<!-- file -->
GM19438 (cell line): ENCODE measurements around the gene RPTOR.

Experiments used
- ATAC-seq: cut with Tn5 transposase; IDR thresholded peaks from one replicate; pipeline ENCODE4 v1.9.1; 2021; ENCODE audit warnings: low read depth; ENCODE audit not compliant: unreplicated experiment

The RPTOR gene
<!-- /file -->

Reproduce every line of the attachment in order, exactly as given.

GM19438 (cell line): ENCODE measurements around the gene RPTOR.

Experiments used
- ATAC-seq: cut with Tn5 transposase; IDR thresholded peaks from one replicate; pipeline ENCODE4 v1.9.1; 2021; ENCODE audit warnings: low read depth; ENCODE audit not compliant: unreplicated experiment

The RPTOR gene